## What is a feature control frame?

A key component of geometric dimensioning and tolerancing (commonly referred to as GD&T). On engineering blueprints, the feature control frame consists of a symbol to identify the type of tolerance, the amount of tolerance and reference datums if applicable.

## How to read a feature control frame

A feature control frame is read from left to right. It reads “Type of control” of “Tolerance” to Datum. It should be noted that if a diameter symbol is present before “Tolerance” then it indicates the shape of the tolerance zone is cylindrical.

## Examples

True position of 0.2 to datums A and B

Perpendicularity of 0.001 to datum A

Cylindricity of 0.001

Circular runout of 0.010 to datum A

## Composite feature control frame

A composite feature control frame controls both a pattern on a part and the location of individual items in the pattern.

The upper section of a composite feature control frame specifies the tolerance for the pattern to the overall part.

The lower section specifies the tolerance for individual features to the pattern. In the example of a bolt hole circle, the upper section controls the tolerance for the location of the bolt hole circle on the part. The lower section would control how closely the individual holes must follow the pattern.

## Feature control frame symbols

For more information see our GD&T Symbols Quick Reference

## Basic dimensions

Basic dimensions are identified by a rectangular frame around the dimension.

They are dimensions that are theoretically exact. They do not have a tolerance themselves (general blueprint tolerances do not apply).

Instead they are controlled by another characteristic. This is often seen with positional tolerances such as the true position of a hole. The hole location will be specified as basic dimensions.

A true position tolerance will then be assigned to the hole which will control how far off the nominal location the hole can be.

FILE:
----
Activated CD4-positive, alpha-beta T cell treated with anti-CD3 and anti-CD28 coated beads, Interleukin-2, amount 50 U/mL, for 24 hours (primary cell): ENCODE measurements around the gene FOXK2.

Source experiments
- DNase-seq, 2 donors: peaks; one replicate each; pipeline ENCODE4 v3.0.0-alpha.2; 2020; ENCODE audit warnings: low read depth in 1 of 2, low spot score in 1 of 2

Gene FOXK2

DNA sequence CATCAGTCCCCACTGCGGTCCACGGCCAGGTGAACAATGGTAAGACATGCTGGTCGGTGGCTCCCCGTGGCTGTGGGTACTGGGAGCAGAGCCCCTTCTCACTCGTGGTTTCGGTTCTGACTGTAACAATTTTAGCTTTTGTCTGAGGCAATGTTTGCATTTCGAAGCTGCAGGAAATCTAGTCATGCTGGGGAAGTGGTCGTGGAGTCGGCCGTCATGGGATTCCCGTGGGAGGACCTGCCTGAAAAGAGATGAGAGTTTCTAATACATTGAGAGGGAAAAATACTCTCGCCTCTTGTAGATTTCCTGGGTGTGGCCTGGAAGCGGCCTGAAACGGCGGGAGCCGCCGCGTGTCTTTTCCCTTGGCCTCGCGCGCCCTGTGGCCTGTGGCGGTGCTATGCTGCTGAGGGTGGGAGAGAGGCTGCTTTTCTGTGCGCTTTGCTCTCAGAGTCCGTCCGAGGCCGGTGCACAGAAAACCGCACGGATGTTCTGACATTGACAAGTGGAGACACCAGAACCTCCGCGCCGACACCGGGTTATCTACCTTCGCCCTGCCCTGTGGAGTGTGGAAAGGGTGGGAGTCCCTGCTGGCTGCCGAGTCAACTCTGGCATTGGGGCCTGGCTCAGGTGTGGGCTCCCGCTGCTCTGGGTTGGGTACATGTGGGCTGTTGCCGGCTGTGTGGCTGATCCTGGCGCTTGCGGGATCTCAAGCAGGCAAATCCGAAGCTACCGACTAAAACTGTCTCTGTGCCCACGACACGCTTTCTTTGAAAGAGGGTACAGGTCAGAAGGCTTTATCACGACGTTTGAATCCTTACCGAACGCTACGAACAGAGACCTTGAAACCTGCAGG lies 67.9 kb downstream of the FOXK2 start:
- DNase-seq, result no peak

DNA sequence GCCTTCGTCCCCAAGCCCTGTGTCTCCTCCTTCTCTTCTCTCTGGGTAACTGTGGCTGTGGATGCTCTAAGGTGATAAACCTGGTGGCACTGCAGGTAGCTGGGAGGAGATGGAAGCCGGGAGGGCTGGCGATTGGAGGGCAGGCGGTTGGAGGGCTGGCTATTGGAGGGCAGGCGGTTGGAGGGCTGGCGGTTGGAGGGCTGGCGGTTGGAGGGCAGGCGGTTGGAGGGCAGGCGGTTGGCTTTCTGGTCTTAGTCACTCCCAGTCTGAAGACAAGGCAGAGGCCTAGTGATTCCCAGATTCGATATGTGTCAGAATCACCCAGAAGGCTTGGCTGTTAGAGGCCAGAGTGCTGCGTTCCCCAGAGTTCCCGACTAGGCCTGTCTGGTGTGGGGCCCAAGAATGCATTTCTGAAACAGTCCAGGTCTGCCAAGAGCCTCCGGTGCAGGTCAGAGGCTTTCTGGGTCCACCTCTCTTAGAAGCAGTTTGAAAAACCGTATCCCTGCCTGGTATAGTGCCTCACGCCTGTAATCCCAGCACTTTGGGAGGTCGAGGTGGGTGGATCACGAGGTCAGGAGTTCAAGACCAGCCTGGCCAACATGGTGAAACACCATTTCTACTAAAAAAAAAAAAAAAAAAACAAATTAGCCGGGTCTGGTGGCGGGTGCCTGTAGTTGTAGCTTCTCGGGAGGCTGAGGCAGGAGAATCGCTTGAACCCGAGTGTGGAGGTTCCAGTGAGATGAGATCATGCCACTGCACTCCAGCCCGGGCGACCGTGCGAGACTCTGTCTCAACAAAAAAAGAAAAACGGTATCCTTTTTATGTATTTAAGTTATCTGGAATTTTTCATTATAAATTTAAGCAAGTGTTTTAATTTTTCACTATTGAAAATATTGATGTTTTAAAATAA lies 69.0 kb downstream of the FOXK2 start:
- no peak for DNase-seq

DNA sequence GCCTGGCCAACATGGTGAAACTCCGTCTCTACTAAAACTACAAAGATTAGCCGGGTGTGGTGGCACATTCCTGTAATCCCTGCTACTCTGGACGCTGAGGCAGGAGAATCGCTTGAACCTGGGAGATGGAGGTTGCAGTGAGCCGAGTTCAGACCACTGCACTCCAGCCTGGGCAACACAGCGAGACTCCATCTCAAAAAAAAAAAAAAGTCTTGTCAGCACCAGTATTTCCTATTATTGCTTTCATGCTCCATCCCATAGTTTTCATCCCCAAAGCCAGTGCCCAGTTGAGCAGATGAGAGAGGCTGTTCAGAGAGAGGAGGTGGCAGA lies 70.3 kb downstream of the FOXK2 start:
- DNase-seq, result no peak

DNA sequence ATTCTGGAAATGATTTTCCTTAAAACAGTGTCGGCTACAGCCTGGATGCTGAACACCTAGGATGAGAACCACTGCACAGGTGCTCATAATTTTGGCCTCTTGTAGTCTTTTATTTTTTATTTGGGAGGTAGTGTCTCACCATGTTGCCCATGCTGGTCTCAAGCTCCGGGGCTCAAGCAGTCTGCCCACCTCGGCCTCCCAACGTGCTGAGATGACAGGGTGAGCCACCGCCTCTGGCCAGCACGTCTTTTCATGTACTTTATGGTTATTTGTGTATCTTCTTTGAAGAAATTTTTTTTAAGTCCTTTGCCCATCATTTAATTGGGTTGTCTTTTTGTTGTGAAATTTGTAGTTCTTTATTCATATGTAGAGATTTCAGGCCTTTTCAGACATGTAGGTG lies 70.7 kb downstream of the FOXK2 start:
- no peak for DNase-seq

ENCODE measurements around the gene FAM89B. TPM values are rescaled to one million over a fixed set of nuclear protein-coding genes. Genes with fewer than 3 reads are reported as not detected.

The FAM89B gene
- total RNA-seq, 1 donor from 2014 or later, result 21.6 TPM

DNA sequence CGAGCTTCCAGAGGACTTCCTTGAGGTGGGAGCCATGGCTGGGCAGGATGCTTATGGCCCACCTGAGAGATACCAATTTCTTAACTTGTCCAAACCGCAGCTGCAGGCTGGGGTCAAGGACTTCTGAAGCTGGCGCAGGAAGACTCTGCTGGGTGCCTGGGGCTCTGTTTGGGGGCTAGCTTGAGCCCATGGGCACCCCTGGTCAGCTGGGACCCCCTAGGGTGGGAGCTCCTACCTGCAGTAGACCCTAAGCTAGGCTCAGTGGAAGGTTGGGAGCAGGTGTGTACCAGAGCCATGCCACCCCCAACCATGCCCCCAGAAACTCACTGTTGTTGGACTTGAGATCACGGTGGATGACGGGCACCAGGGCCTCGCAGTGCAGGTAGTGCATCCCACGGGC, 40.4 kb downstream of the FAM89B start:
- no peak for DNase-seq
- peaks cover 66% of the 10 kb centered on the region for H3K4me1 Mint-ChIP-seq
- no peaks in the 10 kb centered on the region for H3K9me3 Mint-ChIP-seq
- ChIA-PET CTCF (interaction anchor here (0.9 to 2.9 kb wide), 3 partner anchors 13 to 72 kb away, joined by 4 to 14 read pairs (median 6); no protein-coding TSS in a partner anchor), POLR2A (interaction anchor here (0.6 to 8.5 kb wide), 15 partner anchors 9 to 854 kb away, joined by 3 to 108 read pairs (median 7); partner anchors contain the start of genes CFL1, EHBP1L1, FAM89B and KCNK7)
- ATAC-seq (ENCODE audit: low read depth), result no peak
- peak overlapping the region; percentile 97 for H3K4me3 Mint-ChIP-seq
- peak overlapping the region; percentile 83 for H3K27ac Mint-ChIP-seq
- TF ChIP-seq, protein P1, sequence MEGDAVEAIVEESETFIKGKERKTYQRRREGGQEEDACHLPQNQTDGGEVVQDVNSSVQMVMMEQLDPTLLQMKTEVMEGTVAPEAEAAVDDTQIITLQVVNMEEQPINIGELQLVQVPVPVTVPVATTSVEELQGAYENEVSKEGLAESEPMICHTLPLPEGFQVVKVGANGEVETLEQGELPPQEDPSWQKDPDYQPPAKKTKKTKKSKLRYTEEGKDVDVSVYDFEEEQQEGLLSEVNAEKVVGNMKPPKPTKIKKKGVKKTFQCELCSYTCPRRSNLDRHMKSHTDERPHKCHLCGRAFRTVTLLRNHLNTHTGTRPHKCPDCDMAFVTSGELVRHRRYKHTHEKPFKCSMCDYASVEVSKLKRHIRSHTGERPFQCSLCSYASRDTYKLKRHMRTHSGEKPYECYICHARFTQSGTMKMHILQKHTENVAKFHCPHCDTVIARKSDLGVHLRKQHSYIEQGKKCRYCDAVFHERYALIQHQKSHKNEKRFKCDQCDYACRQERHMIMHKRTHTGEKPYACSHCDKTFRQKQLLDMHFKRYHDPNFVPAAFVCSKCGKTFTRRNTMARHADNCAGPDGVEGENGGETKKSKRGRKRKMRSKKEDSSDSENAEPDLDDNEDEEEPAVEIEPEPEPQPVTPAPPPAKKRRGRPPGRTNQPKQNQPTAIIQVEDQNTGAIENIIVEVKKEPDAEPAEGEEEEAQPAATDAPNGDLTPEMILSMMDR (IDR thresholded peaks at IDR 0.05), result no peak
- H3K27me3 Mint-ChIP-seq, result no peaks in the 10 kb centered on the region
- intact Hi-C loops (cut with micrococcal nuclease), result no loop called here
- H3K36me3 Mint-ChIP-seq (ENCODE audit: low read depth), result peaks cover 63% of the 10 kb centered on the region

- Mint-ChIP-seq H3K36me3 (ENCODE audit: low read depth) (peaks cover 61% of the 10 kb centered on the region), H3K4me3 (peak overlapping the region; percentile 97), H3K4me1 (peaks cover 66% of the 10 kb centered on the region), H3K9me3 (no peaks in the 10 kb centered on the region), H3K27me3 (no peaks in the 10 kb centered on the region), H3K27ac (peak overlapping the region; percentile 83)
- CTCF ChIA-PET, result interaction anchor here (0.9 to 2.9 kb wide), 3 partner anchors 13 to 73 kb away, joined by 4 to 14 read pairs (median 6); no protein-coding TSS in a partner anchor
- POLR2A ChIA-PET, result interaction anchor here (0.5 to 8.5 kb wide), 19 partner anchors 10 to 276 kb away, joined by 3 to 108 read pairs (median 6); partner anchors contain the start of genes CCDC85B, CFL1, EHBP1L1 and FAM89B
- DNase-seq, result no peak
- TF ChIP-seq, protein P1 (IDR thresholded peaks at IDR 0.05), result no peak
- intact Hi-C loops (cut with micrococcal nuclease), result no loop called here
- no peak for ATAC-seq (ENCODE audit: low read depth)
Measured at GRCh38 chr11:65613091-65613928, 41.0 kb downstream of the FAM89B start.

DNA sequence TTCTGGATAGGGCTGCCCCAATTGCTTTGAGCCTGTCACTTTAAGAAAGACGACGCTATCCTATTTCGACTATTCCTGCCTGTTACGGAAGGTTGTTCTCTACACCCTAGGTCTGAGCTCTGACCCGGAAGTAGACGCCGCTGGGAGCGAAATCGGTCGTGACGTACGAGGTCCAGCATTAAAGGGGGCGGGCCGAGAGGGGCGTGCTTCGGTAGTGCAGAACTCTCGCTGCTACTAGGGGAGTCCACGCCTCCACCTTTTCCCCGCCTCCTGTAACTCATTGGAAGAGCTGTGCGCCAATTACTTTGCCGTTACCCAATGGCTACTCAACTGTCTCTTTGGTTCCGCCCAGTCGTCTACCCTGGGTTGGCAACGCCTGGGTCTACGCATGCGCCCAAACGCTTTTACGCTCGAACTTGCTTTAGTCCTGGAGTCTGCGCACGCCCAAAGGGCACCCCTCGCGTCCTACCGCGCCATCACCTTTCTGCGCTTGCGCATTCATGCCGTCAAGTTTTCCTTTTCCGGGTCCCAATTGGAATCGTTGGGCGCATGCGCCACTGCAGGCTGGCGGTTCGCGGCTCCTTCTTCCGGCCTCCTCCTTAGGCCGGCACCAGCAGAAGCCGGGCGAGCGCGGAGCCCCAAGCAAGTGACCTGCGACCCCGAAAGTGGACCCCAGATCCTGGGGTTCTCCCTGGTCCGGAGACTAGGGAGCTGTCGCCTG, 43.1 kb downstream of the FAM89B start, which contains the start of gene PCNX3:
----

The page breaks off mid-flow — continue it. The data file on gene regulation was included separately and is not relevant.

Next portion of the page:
## Want to learn more?

GD&T is a complicated subject and understanding it correctly can be the difference between a perfect part and scrap.

The best way to learn GD&T is from experienced teachers who can break down the material into manageable pieces.

Luckily, we know someone.

And MachinistGuides.com readers get an exclusive discount on training!

## GD&T Symbols Quick Reference

A cheat sheet type reference for the most common GD&T symbols.

See also our GD&T Font – GD&T Keyboard Shortcuts List

 Symbol Name Description Straightness Straightness is how close to a straight line a feature is. Flatness Flatness is how flat a feature is. All points on the feature must lie within two parallel planes that are spaced the tolerance width apart. Circularity Often called roundness. Circularity refers to how close to a perfect circle a single location is. Circularity is at one location. This can be thought of as a single circle on a cylinder. Usually circularity would be checked at multiple locations along the cylinder. This cylinder can be the inside of a hole, the outside of a shaft or various other features. Cylindricity Cylindricity is the same as circularity (often called roundness) with the exception that the requirement applies across the whole surface instead of at a single location. Cylindricity works to control taper whereas circularity does not. Parallelism Parallelism refers to how close to 180 degrees two surfaces are. Perpendicularity Perpendicularity is how close to 90 degrees two features are. This can be any combination of planes or axes. Angularity Angularity is the same as perpendicularity with the exception that the two features are not at 90 degrees to one another but instead at a different specified angle. Concentricity Concentricity is how close the axes of two features run together. True Position True position is a theoretically exact location of a feature. Symmetry Symmetry is the same as concentricity but is applied to features that aren’t round. This means that the axes or centers of two features must run together. Profile of a Line Profile of a line controls the shape of a cross section of a feature. It can control size, form and location. Profile of a Surface Profile of a surface is similar to the profile of a line tolerance but it controls the entire surface instead of a single cross section. Circular Runout Circular runout controls the runout in a single location of a circular feature such as a cylinder. Total Runout Total runout controls the runout of an entire surface of a circular feature instead of at a single location. When compared to circular runout, total runout would check the entire cylinder.